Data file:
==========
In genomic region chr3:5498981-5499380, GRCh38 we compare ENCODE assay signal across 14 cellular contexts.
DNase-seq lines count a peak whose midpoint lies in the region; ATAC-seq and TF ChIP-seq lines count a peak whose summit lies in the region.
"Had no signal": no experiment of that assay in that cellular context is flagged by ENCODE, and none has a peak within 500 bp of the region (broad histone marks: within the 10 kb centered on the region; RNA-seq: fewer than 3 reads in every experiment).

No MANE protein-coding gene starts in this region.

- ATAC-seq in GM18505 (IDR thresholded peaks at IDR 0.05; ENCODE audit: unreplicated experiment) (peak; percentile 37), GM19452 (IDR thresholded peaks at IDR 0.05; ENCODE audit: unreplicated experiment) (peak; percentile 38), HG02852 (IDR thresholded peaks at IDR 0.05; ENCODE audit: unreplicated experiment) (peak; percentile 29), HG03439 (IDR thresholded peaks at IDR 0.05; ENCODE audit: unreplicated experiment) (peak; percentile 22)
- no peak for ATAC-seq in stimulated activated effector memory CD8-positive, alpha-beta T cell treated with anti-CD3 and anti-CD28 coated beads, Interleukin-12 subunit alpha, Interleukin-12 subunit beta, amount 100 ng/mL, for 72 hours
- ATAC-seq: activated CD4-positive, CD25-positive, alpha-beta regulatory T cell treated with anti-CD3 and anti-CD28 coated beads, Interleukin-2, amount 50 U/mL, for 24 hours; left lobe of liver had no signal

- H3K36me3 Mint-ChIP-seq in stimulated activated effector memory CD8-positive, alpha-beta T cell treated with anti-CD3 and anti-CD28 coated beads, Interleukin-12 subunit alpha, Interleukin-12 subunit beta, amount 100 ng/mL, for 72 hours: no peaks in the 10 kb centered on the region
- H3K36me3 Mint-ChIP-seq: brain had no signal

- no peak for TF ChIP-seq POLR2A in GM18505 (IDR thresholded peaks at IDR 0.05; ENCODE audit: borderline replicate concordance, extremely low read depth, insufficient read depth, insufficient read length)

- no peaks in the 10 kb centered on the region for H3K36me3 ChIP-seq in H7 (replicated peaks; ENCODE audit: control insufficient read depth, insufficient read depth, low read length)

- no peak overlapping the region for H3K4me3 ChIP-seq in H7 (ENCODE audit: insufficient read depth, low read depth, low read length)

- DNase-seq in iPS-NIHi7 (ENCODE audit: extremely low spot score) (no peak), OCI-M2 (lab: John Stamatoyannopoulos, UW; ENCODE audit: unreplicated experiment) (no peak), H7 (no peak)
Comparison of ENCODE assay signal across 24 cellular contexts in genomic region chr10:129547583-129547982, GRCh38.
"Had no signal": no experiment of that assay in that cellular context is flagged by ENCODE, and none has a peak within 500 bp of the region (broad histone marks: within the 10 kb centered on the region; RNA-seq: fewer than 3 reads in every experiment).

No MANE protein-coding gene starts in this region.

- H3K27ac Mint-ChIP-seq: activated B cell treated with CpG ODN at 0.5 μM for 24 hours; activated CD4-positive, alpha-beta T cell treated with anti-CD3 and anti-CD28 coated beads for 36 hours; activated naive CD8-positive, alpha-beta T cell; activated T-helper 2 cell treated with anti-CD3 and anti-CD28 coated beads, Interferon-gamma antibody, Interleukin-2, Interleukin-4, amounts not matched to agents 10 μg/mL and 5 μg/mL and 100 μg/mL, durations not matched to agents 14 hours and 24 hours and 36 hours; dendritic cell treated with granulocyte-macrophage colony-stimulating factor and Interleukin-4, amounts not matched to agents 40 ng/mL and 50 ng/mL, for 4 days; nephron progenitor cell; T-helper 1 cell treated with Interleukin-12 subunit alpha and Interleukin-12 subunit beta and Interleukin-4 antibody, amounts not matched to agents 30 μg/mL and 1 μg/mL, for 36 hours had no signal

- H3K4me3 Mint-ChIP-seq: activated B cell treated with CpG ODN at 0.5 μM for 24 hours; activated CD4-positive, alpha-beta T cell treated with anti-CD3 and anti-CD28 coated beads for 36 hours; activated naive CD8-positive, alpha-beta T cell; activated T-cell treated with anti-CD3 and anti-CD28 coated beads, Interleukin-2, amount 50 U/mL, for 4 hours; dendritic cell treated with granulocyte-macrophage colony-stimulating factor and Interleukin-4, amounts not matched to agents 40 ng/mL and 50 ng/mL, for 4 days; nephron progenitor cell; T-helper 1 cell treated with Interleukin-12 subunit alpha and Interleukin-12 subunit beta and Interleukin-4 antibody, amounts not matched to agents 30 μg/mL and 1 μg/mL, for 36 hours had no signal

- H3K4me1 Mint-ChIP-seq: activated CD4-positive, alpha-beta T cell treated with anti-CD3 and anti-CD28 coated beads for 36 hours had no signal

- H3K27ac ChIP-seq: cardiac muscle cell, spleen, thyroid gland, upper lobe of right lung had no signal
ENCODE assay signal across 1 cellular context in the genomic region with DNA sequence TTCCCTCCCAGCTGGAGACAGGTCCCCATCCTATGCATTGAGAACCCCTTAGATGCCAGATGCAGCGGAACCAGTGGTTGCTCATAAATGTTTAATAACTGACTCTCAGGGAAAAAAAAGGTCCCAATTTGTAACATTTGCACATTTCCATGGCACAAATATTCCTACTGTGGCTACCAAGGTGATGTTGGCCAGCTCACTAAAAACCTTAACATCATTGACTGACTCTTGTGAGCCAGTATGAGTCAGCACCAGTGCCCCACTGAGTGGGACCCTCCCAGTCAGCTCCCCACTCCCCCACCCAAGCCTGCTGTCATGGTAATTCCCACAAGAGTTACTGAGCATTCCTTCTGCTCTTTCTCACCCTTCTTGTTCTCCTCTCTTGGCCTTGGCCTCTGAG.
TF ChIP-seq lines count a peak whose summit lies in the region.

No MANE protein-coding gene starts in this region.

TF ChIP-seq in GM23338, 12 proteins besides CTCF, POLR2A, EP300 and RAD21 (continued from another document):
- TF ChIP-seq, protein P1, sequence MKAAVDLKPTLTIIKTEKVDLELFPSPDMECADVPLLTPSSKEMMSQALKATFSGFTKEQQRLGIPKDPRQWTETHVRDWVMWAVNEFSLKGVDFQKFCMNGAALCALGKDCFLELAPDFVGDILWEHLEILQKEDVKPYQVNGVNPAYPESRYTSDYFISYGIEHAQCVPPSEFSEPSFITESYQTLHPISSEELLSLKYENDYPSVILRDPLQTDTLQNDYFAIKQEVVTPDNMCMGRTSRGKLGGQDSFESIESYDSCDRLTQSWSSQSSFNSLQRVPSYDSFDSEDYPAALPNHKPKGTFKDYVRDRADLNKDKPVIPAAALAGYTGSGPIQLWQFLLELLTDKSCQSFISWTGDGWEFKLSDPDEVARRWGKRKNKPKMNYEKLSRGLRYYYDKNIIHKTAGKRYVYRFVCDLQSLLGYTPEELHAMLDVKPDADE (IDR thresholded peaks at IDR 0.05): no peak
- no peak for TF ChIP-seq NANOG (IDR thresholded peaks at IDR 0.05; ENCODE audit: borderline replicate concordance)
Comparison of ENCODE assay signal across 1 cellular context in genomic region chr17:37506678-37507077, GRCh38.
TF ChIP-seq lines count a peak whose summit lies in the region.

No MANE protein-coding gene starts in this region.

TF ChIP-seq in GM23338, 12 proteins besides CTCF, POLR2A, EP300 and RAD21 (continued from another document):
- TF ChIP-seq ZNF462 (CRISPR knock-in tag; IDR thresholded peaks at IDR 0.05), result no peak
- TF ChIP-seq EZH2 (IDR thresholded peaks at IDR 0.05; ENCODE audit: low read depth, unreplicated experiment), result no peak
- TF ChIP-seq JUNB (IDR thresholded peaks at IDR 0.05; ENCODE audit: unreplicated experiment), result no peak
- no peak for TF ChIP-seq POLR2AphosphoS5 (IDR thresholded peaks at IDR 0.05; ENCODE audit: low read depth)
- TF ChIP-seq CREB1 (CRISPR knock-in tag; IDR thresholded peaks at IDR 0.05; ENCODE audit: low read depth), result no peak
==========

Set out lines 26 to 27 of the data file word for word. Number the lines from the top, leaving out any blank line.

- no peak for TF ChIP-seq NANOG (IDR thresholded peaks at IDR 0.05; ENCODE audit: borderline replicate concordance)
Comparison of ENCODE assay signal across 1 cellular context in genomic region chr17:37506678-37507077, GRCh38.